A Wanderer Plays on Muted Strings, by Knut Hamsun

Chapter X

The Captain and his wife came next day. Nils and I had talked over whether to hoist the flag; I dared not myself, but Nils was less cautious, and said we must. So there it was, flapping broad and free from its white staff.

I was close at hand when the carriage drove up and they got out. Fruen walked out far across the courtyard, looked at the house, and clapped her hands. I heard her, too, loud in wonder as she entered the hall — at sight of the stairs, no doubt, and the new red carpet.

Grindhusen had no sooner got the horses in than he came up to me, all agape with astonishment over something, and drew me aside to talk.

“There must be something wrong,” he said. That’s not Fru Falkenberg, surely? Is she married to him — the Captain, I mean?”

“Why, yes, Grindhusen, the Captain’s wife is married to the Captain. What makes you ask?”

“But it’s that cousin girl! I’ll stake my life on it if it’s not the very same one. The Inspector’s cousin that was there.”

“Not a bit of it, Grindhusen. But it might be her sister.”

“But I’ll stake my life on it. I saw her with him myself I don’t know how many times.”

“Well, well, she may be his cousin as far as that goes, but what’s it to do with us?”

“I saw it the moment she got out of the train. And she looked at me, too, and gave a start. I could see her breathing quickly after. Don’t come telling me. . . . But I can’t make out. . . . Is she from here?”

“Was Fruen pleased, or did she look unhappy?” I asked.

“Nay, I don’t know. Yes, I think she was.” Grindhusen shook his head, still marvelling how this could be the Captain’s wife. “You must have seen her with the Inspector yourself,” he said. “Didn’t you recognize her again?”

“Was she pleased, did you say?”

“Pleased? Why, yes, I suppose so. I don’t know. They talked such a lot of queer stuff the pair of them, driving home — began at the station, the minute she got out. There was a whole lot I couldn’t make out at all. ‘I don’t know what to say,’ said she, ‘but I beg you so earnestly to forgive me for it all.’ ‘And so do I,’ says he. Now did you ever hear such a thing? And they were both of them crying, I believe, in the carriage after. ‘I’ve had the place painted and done up a bit,’ said the Captain. ‘Have you?’ says she. And then he went on talking about all her things, and how they were still there and never been touched. I don’t know what things he meant, but he thought she’d find everything still in its place, he said. Did you ever hear the like? ‘All your things,’ he said. And then he went on about somebody Elisabet, and said he never gave her a thought, and never had, I think he said. And she cried like anything at that, and was all upset. But she didn’t say a word about being abroad, as the Captain said. No, I’ll stake my life she’d come from the Inspector.”

I began to fear I had made a grave mistake in bringing Grindhusen to Øvrebø. It was done now, but I wished it undone. And I told Grindhusen himself as much, and that pretty plainly.

“Fruen here’s the mistress of the place, and good and kind as could be to every one, and the Captain as well, remember that. But you’ll find yourself whipped out of here, and at once, if you go gossiping and telling tales. Take my advice and be careful. You’ve got a good job here, with good pay and decent food. Think of that, and keep quiet while you’re here.”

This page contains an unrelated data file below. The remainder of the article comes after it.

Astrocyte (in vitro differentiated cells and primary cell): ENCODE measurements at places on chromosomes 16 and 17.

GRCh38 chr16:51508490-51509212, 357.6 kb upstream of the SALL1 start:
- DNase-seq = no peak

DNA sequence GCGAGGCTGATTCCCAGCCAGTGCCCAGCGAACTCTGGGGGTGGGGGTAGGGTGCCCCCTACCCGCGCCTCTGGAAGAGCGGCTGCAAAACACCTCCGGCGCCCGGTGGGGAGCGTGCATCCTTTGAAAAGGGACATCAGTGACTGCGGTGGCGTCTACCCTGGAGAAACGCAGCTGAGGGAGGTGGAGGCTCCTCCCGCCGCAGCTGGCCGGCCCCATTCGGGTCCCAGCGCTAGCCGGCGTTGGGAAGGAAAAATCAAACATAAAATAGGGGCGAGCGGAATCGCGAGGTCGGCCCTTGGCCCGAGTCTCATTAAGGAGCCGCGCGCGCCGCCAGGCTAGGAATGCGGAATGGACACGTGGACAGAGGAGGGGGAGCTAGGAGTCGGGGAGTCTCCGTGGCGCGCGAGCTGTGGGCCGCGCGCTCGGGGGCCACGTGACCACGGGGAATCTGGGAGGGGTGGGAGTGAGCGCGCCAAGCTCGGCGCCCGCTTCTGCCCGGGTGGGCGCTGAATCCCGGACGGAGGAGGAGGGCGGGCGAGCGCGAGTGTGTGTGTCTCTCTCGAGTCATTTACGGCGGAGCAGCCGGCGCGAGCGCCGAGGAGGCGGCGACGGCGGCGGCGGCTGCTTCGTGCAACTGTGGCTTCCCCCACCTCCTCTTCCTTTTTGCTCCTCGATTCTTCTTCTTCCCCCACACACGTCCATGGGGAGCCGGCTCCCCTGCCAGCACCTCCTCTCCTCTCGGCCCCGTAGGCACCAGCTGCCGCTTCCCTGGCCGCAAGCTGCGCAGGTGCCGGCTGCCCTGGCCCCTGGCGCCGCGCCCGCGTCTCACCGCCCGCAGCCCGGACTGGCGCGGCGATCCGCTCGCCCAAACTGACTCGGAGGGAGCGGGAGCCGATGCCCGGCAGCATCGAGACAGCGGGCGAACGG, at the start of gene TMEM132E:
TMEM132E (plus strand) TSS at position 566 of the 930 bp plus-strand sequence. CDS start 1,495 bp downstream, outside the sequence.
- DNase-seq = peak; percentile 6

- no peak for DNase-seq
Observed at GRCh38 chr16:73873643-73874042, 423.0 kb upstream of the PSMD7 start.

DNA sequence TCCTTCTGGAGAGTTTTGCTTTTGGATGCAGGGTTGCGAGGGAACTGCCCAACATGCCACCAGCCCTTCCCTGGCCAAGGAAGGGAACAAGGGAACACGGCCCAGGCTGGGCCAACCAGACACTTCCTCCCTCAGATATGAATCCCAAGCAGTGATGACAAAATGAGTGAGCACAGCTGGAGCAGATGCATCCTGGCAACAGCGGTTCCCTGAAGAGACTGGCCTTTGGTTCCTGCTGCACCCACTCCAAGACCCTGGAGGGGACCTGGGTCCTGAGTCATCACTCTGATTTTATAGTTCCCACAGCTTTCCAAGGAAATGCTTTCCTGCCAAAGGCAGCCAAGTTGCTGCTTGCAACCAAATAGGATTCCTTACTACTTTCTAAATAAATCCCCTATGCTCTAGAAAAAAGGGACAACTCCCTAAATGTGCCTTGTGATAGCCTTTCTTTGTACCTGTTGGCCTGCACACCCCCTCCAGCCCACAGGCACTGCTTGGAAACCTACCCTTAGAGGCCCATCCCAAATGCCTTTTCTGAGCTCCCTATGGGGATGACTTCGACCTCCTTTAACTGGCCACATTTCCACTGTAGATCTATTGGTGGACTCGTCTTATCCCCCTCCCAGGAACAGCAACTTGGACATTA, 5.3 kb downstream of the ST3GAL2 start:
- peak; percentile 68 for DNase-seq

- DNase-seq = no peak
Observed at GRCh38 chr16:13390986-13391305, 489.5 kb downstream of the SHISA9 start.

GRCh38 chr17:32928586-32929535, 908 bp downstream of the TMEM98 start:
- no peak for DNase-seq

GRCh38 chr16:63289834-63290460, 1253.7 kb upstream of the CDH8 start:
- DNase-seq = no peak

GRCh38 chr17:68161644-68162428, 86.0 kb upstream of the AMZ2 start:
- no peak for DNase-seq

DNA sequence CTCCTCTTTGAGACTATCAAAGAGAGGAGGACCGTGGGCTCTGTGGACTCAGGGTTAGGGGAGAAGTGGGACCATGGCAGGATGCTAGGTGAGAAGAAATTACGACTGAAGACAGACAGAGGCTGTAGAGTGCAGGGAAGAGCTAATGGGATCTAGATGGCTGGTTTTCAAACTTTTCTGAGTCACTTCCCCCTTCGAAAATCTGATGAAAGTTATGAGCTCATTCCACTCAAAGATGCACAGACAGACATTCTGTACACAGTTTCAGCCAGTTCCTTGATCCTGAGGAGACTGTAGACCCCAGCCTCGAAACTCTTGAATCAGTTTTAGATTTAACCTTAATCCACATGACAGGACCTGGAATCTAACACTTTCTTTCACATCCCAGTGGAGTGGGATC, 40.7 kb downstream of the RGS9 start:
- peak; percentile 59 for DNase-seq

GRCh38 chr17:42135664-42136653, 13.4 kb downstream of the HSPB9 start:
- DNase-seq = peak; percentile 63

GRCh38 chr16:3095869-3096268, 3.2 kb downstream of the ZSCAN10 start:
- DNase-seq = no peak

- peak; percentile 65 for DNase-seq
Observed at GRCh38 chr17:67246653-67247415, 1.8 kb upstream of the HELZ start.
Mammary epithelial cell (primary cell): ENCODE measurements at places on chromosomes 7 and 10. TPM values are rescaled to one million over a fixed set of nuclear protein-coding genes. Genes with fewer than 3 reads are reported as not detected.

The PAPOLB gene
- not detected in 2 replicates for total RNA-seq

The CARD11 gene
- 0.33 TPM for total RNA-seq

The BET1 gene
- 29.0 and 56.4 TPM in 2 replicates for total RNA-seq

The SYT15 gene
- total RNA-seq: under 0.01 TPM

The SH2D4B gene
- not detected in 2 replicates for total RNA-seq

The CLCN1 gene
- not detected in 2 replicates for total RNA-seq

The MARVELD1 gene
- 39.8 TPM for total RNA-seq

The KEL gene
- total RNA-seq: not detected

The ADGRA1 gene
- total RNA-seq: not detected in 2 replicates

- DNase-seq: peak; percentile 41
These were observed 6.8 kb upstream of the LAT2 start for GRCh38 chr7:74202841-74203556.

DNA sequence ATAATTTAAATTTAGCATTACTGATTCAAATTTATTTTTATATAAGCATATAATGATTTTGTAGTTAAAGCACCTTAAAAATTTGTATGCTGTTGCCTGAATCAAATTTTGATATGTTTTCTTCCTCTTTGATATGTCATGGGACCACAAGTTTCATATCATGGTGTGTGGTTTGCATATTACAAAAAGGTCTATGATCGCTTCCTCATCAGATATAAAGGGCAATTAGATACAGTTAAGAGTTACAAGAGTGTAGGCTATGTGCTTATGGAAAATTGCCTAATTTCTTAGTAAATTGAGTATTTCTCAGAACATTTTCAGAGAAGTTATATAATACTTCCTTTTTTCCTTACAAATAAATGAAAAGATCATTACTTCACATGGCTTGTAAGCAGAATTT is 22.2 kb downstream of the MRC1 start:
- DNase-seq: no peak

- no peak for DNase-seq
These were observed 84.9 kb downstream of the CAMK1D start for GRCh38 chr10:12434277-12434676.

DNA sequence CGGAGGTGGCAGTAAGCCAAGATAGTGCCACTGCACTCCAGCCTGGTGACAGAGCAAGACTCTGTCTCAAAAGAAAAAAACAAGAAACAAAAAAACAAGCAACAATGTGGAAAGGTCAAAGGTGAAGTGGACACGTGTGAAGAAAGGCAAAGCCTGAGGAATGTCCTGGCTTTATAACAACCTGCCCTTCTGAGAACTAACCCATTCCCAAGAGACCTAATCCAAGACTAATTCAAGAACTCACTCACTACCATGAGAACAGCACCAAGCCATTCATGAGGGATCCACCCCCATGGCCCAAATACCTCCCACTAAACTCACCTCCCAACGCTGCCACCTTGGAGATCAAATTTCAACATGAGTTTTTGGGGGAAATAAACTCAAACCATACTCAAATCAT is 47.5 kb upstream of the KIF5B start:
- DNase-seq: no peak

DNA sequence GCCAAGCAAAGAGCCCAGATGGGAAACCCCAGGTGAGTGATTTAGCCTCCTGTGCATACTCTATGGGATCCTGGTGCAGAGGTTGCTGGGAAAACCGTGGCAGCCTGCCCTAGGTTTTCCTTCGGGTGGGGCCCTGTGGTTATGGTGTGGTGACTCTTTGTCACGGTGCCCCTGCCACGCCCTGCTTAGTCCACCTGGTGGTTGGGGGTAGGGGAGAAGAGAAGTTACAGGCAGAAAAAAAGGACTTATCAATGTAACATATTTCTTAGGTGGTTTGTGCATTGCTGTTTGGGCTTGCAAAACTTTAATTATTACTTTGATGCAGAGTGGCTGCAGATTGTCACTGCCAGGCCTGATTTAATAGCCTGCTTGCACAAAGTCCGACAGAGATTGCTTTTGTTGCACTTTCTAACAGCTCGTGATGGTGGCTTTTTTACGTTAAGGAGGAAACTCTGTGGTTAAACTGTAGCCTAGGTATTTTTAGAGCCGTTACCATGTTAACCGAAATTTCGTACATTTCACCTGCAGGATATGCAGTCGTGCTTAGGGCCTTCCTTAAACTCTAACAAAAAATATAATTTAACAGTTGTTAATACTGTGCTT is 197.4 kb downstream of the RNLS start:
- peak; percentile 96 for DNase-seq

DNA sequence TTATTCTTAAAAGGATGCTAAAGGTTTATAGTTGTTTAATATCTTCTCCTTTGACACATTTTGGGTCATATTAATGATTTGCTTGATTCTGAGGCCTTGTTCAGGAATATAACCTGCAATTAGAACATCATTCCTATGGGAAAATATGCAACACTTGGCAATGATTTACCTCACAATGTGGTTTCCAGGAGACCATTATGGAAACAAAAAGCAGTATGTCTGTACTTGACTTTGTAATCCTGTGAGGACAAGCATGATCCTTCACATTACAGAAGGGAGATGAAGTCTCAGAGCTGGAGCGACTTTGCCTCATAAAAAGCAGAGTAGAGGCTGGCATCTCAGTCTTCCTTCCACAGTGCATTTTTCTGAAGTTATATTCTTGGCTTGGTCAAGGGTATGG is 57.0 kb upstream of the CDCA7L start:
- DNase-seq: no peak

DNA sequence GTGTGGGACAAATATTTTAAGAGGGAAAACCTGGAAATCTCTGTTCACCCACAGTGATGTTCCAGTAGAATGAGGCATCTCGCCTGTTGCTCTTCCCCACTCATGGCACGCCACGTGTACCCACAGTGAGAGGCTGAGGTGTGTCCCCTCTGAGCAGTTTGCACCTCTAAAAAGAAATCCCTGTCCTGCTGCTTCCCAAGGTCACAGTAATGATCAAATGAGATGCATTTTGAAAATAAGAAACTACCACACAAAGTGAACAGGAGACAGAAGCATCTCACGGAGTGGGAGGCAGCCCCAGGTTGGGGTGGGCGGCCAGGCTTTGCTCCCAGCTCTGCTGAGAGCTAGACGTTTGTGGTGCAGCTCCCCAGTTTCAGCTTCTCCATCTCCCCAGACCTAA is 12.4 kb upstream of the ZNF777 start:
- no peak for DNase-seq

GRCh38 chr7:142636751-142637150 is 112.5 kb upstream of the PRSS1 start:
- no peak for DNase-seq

“Yes, yes, you’re right,” said Grindhusen meekly enough. “I don’t say a word; only, that she’s the very image of that cousin down there. And did I ever say more than that? I don’t know what you’ve got to make such a fuss about, and as for that, maybe she’s a bit fairer than the cousin. I won’t swear it’s the same sort of hair. And I never said it was. But if you want to know what I thought, I’ll tell you straight out. I was thinking she was too good to be that cousin girl. That was my very thought. ‘Twould be a shame for her to be cousin to a fellow like that, and I can’t think how anybody ever could. I’m not thinking about the money now; you know as well as I do I’m not the man to make a fuss over losing a two-Kroner piece, no more than you yourself, but it was a mean thing to do, all the same, giving me the money one day and taking it back the next. Ay, that it was. I say no more than that. But I don’t know what’s the matter with you lately, flying out the least word a man says. And what have I said, anyway? A mean lot, that he was; paid me two Kroner a day and find my own food, and always niggling and haggling over every little thing. I’ve had enough of your talk anyhow, but I’ll tell you what was my very thought, if you want to know. . . . ”

But all his flow of talk did not avail to hide the fact that he had recognized Fruen at once, and was still convinced that he was right.

All things in order now, the Captain and Fruen at home, bright days and a rich harvest. What more could any wish for?

Fruen greets me with a kindly glance, and says:

“The place looks different altogether after the way you’ve painted it so nicely. The Captain’s ever so pleased.”

She seemed calmer now than when I had seen her last, on the stairs of the hotel in the town. She did not start and breathe quickly at sight of me as she had with Grindhusen, and that could only mean she was not displeased at seeing me again! So I thought to myself, and was glad to think so. But why had she not left off that unsteady glance, that flutter of the eyes, she had fallen into of late? If I were the Captain, now, I would speak to her about it. And her complexion, too, was not what it had been. There were some curious little spots about the temples. But what matter? She was no less pretty for that.